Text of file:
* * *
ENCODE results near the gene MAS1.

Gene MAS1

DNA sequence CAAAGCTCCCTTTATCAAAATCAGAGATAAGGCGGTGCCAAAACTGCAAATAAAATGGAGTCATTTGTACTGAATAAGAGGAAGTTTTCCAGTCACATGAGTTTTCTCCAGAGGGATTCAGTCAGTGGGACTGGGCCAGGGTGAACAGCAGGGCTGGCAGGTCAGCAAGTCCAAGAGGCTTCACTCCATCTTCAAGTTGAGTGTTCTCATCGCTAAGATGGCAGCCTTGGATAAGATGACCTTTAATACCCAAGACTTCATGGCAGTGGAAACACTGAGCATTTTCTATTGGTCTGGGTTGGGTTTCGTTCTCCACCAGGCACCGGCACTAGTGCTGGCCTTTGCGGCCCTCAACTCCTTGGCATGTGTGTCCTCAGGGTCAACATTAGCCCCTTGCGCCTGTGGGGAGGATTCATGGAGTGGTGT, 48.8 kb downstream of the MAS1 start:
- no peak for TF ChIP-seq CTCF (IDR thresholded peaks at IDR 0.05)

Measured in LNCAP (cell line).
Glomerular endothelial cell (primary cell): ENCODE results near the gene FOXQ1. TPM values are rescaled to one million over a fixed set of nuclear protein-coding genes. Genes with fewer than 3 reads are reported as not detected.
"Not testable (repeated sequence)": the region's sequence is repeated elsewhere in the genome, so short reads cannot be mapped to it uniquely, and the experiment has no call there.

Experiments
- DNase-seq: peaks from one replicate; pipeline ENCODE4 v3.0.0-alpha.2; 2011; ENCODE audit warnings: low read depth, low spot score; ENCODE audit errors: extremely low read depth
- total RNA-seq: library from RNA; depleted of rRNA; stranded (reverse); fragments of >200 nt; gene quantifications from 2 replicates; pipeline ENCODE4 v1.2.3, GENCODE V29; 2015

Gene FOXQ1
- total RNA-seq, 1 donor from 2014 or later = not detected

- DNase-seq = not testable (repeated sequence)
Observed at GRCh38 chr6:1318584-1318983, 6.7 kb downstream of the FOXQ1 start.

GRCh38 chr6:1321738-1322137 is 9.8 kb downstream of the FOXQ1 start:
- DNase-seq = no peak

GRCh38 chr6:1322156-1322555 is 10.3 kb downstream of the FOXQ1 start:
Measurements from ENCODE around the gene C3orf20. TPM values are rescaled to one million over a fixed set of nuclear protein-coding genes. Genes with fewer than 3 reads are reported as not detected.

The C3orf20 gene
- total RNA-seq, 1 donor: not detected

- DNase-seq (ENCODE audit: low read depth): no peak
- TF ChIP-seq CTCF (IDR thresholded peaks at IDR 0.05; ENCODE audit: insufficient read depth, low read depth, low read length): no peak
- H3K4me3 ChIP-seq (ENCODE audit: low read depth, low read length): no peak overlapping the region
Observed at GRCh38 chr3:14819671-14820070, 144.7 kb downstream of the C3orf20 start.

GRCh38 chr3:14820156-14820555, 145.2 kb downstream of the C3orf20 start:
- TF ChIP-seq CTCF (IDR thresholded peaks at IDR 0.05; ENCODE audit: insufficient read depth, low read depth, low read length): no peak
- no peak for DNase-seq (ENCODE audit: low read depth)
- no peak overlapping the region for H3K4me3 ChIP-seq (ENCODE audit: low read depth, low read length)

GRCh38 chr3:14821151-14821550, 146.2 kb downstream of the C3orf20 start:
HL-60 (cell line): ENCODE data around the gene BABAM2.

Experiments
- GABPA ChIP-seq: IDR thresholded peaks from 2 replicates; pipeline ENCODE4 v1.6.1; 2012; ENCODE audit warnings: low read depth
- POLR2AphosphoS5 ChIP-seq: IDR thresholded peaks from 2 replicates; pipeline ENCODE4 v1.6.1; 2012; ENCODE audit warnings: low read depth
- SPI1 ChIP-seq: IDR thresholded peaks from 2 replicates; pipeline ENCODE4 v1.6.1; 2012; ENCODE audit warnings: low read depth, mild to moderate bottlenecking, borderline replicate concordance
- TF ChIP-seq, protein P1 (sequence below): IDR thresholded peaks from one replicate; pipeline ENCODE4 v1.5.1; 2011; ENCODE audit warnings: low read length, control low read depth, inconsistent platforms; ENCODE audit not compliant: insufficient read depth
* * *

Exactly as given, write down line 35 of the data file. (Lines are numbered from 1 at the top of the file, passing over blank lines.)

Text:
- TF ChIP-seq, protein P1 (sequence below): IDR thresholded peaks from one replicate; pipeline ENCODE4 v1.5.1; 2011; ENCODE audit warnings: low read length, control low read depth, inconsistent platforms; ENCODE audit not compliant: insufficient read depth